Pentecostal doesn’t describe any one church in particular, but rather a large number of denominations and independent evangelical churches. These churches are united by a belief in the ongoing and active presence of the Holy Spirit in the lives of believers, manifested by such things as speaking in tongues. They also believe that Jesus will return to earth in the near future, so they are very focused on missionary work. In addition, Pentecostal churches tend to be very conservative and traditional on issues related to gender, sexuality and marriage.
Marriage Is Holy
The Assemblies of God -- the largest Pentecostal denomination in the world -- “believes marriage is a sacred, holy and monogamous union between a man and a woman,” according to the church website. Pentecostals believe that marriage is a binding, lifelong contract before God, and the desired outcome of any courtship between man and woman. Sex is seen as a gift from God that is only to be enjoyed within the confines of this union. Premarital and extramarital sex is viewed as sinful, and most Pentecostal denominations condemn homosexuality and gay marriage.
Head of the Household
In most Pentecostal churches, men are seen as taking a leadership role within the household, while women are more like helpers. While wives are not discouraged from professional, entrepreneurial or ministry-related endeavors -- indeed, one of the highest-profile Pentecostal ministers in the United States, televangelist Joyce Meyer, is a married woman -- these roles are meant to be secondary to the helper role women play in the family unit.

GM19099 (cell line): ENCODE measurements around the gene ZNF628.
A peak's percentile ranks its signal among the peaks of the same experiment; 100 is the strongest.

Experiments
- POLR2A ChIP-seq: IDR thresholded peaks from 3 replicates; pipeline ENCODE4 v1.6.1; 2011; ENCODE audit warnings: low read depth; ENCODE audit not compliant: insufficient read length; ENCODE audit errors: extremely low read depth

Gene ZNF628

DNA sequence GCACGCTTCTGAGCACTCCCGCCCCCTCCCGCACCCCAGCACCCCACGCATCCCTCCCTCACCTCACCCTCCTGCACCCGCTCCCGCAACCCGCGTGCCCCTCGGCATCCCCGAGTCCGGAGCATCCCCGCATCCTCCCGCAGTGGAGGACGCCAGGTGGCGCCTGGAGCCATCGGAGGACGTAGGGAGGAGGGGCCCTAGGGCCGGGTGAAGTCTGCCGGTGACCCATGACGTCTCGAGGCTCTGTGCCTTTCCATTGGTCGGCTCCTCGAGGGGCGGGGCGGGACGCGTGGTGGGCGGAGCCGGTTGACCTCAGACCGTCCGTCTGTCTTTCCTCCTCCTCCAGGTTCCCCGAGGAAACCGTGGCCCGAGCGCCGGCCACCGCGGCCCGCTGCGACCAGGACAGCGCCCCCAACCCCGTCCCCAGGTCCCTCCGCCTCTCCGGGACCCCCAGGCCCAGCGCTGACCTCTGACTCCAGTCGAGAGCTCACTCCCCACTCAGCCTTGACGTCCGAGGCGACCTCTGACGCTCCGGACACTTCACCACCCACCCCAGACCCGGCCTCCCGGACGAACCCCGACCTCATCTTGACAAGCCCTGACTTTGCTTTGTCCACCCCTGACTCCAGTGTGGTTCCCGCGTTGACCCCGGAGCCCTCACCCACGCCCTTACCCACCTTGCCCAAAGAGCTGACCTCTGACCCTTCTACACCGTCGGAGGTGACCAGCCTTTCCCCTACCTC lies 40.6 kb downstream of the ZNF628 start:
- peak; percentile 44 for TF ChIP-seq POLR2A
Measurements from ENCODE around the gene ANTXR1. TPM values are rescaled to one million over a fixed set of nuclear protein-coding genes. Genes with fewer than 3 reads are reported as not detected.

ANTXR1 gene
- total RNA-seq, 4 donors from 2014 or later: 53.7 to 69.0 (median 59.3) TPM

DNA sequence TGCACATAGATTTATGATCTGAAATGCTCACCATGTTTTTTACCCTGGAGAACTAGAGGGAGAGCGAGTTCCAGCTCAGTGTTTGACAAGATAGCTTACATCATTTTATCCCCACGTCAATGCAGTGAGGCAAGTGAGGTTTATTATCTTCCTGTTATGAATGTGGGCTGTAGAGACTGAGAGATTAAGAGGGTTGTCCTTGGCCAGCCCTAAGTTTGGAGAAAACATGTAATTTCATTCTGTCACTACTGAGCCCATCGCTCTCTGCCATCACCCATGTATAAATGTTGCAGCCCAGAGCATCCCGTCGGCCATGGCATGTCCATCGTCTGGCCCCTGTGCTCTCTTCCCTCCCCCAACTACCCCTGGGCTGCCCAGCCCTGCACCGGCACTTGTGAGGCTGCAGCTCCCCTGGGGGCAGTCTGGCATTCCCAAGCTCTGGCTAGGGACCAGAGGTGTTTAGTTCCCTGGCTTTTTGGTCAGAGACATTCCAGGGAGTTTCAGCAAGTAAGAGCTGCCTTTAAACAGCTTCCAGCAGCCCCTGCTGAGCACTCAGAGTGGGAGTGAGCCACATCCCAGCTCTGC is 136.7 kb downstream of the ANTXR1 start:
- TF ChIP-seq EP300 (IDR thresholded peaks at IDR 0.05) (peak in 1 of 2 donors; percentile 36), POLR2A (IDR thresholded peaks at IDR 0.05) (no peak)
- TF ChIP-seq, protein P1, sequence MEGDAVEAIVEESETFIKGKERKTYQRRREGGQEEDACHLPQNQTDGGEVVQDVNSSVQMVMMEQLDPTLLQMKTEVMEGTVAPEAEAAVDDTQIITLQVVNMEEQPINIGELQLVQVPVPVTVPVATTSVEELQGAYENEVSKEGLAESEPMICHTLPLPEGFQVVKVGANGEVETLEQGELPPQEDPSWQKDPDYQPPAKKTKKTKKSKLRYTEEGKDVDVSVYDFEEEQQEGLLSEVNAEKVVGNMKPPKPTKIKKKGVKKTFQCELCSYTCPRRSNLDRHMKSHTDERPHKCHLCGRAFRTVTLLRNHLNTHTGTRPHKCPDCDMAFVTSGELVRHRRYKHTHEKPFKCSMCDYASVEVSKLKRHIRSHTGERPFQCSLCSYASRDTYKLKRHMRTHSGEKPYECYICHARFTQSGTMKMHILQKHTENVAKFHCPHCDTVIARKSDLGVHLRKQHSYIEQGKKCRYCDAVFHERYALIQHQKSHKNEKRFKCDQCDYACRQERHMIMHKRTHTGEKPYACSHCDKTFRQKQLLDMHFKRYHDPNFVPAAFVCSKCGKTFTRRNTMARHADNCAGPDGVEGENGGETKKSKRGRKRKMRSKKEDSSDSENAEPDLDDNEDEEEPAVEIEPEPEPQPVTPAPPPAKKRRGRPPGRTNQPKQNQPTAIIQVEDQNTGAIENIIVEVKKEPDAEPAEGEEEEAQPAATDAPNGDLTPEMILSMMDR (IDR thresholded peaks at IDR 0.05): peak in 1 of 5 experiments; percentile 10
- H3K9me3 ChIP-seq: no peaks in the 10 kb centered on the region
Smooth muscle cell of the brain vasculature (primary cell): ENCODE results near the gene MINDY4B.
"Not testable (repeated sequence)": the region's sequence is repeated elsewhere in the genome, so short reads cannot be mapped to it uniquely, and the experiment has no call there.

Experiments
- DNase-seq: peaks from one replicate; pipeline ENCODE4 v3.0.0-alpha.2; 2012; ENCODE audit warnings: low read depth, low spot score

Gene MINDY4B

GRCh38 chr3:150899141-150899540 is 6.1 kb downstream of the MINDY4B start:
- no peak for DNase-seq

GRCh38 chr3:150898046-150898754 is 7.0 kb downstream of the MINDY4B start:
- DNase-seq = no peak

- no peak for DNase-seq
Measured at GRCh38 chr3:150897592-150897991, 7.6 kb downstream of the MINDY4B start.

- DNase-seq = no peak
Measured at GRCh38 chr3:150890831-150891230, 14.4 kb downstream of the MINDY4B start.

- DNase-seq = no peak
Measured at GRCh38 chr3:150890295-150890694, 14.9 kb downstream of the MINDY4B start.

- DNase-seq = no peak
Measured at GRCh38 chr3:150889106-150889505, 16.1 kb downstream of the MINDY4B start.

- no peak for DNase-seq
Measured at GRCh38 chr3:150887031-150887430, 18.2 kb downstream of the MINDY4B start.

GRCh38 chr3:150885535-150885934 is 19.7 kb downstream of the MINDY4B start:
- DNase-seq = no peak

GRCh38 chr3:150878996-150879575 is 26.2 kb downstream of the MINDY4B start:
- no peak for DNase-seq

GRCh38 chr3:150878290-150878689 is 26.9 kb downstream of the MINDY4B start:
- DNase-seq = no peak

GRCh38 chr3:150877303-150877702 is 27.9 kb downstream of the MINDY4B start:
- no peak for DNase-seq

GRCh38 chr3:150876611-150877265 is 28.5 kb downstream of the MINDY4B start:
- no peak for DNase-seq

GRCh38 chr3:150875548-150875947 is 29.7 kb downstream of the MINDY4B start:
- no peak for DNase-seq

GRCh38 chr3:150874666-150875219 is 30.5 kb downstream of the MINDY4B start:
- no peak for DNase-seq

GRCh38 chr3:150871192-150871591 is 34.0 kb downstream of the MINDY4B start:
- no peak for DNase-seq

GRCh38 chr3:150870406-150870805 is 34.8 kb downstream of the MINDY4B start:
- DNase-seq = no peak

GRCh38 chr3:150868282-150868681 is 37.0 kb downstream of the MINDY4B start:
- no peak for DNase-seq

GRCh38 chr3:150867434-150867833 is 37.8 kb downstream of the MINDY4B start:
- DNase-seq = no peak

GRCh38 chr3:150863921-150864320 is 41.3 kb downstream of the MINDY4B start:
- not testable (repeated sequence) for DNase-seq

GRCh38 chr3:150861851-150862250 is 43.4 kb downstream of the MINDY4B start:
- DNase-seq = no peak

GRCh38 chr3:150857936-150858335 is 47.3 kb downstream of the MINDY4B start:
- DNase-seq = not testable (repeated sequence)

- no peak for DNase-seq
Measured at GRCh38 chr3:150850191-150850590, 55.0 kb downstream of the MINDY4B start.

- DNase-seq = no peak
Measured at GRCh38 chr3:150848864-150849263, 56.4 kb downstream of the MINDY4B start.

Pentecostal churches strongly discourage divorce and believe that God hates divorce. This is especially true when the husband and wife declare their faith openly. Divorce is more acceptable in marriages between a Christian and a nonbeliever, but should only be initiated by the nonbeliever. The exception is in the case of repeated adultery or abandonment. In cases of spousal abuse, the Assemblies of God tells its congregants that separation followed by attempts at reconciliation is preferable, though divorce is “possibly” permissible if the abuser shuns efforts at reconciliation and chooses to leave.
Pentecostals believe that Jesus forbade divorced persons from remarrying, except when the divorce was the result of repeated unfaithfulness. The book of 1 Corinthians, meanwhile, permits Christians to remarry after their unfaithful spouse initiates divorce. Outside of these exceptions, remarriage is perceived as being tantamount to adultery.
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